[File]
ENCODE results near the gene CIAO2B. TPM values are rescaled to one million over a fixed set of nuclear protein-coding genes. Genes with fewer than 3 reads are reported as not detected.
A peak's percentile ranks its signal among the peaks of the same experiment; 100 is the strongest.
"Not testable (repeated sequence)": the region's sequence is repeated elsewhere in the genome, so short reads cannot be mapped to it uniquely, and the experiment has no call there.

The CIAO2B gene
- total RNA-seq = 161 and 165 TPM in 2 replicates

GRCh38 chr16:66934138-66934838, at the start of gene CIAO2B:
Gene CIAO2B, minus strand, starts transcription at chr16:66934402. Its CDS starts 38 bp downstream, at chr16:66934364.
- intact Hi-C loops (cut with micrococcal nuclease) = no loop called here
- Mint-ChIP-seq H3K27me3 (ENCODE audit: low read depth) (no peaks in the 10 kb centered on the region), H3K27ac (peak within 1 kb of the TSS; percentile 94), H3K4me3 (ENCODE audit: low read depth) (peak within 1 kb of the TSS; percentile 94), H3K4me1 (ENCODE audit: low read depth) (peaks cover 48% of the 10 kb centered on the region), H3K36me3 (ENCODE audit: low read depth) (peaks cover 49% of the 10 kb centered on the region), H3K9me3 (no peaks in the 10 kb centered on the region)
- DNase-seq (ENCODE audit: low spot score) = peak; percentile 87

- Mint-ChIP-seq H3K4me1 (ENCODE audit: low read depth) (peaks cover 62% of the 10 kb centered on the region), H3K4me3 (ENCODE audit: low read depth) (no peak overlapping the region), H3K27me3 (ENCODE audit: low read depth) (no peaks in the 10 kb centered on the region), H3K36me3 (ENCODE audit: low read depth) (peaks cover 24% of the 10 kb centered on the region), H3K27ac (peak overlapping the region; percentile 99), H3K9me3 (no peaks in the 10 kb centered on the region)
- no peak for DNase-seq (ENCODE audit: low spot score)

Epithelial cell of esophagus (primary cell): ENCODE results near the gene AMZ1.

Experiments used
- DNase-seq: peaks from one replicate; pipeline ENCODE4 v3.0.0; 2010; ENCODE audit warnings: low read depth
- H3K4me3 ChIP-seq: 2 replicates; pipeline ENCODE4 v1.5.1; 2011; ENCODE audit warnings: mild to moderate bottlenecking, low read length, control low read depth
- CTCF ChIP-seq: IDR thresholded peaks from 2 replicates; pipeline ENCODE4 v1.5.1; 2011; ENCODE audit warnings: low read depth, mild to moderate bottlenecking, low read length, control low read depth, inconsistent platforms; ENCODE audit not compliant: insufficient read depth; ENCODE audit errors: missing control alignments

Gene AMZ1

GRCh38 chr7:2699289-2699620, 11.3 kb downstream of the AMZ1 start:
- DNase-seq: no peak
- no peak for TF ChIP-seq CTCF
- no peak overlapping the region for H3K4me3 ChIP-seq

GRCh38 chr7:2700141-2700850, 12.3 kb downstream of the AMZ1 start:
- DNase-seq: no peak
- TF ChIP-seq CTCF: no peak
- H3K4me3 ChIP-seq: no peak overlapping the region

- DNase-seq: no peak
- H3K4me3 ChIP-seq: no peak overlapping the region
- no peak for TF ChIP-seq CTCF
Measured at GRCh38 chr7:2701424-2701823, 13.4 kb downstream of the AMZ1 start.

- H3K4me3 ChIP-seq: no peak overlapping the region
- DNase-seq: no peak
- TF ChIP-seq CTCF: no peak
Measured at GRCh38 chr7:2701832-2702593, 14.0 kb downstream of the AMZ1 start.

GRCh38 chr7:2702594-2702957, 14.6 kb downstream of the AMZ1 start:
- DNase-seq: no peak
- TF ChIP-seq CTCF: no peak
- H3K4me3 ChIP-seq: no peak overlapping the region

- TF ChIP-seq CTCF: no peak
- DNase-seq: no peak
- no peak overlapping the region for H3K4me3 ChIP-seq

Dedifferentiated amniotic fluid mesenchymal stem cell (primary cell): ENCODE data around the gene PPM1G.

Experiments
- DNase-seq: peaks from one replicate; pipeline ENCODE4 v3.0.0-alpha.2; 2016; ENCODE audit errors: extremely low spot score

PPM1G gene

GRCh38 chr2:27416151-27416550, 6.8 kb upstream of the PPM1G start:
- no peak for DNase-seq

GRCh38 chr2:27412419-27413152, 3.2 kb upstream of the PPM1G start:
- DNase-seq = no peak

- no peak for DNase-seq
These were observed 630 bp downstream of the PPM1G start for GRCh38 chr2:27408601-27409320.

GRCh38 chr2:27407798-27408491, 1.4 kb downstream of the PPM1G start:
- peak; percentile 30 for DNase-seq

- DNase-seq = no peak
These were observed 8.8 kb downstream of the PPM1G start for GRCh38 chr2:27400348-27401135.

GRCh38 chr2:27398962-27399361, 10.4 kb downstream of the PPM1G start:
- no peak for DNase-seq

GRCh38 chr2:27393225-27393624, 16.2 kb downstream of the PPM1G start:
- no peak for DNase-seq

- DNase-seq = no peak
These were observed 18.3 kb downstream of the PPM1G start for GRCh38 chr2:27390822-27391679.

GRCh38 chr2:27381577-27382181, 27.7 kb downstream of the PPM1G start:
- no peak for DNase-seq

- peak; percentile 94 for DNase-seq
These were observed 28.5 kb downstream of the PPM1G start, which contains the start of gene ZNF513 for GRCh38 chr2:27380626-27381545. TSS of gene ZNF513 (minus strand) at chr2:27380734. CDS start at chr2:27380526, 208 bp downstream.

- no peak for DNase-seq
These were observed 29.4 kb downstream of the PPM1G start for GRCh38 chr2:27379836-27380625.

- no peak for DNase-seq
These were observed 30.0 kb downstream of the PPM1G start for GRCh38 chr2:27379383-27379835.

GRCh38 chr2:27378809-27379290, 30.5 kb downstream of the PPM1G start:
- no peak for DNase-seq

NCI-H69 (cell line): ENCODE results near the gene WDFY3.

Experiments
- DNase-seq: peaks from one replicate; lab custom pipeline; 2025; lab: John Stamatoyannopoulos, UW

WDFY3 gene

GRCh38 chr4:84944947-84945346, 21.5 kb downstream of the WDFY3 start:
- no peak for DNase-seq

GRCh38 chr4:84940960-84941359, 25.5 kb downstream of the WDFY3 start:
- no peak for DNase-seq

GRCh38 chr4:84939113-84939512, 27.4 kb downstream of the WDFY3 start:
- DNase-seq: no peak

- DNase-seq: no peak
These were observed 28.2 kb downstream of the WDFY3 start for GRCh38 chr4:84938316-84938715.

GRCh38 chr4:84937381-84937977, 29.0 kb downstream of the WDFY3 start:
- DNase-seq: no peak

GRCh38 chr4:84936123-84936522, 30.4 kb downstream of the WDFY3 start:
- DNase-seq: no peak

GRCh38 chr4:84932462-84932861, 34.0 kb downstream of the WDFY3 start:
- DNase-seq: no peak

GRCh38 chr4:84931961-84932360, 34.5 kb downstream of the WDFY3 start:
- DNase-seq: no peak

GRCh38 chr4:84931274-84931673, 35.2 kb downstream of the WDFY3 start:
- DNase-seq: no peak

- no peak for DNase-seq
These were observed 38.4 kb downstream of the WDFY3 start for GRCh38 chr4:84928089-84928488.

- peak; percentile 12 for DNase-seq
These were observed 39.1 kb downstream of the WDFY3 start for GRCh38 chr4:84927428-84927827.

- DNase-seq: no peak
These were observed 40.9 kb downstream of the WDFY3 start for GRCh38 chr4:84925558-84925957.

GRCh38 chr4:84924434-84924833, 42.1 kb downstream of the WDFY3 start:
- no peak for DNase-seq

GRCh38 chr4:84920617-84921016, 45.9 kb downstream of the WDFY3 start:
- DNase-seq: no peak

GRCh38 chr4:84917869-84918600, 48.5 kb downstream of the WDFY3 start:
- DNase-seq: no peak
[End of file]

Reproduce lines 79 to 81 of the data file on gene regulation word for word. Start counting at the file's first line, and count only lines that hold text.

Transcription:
- no peak for DNase-seq

GRCh38 chr4:84939113-84939512, 27.4 kb downstream of the WDFY3 start:
- DNase-seq: no peak